Knave of dreams

Front Cover
Viking Press, Sep 22, 1975 - Juvenile Fiction - 252 pages
2 Reviews
Ramsay Kimble finds himself living in an alien world, the focus of a complex and dangerous political struggle, and only his ability to dream can help him triumph over his adversaries.

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LibraryThing Review

User Review  - the_unnamable - LibraryThing

Nicely done parallel world fantasy that feels at times like a restrained Amber tale. I feel like Ramsay and Corwin would have a lot to talk about if they ever met each other. Read full review

Review: Knave Of Dreams

User Review  - Lani - Goodreads

Another Andre Norton story from my college days. I loved this book again because it was easy, breezy and helped me escape the drudgery of college textbooks. It is the standard mind-swap story with a ... Read full review

Contents

Section 1
9
Section 2
23
Section 3
36
Copyright

14 other sections not shown

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About the author (1975)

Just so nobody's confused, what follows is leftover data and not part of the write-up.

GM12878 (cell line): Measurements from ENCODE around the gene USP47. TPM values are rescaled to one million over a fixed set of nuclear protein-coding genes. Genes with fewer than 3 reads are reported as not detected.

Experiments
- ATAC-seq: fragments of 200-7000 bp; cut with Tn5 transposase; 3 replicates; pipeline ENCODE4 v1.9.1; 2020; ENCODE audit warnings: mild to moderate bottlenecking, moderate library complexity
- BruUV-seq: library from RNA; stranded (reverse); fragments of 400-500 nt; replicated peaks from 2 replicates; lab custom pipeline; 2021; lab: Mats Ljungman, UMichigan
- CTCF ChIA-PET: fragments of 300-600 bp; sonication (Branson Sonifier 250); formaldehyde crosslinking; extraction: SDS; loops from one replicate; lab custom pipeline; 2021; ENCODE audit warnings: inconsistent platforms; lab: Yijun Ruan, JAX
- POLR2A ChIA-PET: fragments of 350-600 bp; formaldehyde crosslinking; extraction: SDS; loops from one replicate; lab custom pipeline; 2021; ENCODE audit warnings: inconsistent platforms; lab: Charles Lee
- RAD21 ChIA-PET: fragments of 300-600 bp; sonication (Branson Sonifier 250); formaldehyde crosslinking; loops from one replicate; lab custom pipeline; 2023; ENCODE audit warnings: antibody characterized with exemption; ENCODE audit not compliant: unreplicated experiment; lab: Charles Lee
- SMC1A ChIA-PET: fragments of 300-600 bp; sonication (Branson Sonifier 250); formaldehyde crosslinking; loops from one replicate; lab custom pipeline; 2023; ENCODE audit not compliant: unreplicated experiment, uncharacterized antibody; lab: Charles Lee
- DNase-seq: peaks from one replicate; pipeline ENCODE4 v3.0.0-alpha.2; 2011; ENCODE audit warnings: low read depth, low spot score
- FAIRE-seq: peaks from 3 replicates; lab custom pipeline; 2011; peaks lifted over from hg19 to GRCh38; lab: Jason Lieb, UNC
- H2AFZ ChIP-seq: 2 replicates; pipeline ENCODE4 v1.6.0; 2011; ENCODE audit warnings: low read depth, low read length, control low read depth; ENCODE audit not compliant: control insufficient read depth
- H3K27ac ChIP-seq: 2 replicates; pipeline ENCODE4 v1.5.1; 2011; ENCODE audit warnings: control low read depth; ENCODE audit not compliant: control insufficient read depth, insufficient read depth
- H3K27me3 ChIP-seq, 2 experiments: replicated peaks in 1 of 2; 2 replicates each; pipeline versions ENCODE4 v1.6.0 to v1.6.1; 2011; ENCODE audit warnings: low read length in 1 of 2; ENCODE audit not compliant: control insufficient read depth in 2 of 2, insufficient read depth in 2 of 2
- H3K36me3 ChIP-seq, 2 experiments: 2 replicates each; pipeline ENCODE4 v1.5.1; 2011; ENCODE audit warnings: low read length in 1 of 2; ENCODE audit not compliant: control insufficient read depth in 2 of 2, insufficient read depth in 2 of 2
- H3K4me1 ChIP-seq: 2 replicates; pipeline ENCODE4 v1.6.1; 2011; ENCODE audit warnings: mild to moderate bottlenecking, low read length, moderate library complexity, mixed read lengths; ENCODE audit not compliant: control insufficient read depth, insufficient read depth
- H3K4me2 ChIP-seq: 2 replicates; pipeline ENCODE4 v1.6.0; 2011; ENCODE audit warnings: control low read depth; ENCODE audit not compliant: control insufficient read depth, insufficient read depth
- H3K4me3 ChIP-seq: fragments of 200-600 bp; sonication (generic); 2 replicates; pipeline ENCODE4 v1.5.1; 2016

Born Alice Mary Norton on February 17, 1912 in Cleveland, Ohio, she legally changed her name to Andre Alice Norton in 1934. She attended the Flora Stone Mather College of Western Reserve University (now Case Western Reserve) for a year then took evening courses in journalism and writing that were offered by Cleveland College, the adult division of the same university. Norton was a librarian for the Cleveland Library System then a reader at Gnome Press. After that position, she became a full-time writer. She is most noted for writing fantasy, in particular the Witch World series. Her first book The Prince of Commands was published in 1934. Other titles include Ralestone Luck, Magic in Ithkar, Voorloper, Uncharted Stars, The Gifts of Asti and All Cats are Gray. Her works have earned her a reputation as one of Sciene Fiction-Fantasy's most reknown female author. She was the first woman to receive the Gandalf Grand Master of Fantasy and the Nebula Grand Master Award. Among numerous other awards, she has also receive a Phoenix Award for overall writing achievement, a Jules Verne Award, a Science Fiction Book Club Book of the Year Award for her title The Elvenbane and in 1997 she was inducted into the Science Fiction and Fantasy Hall of Fame. Andre Norton died on St. Patrick's Day, March 17, 2005.

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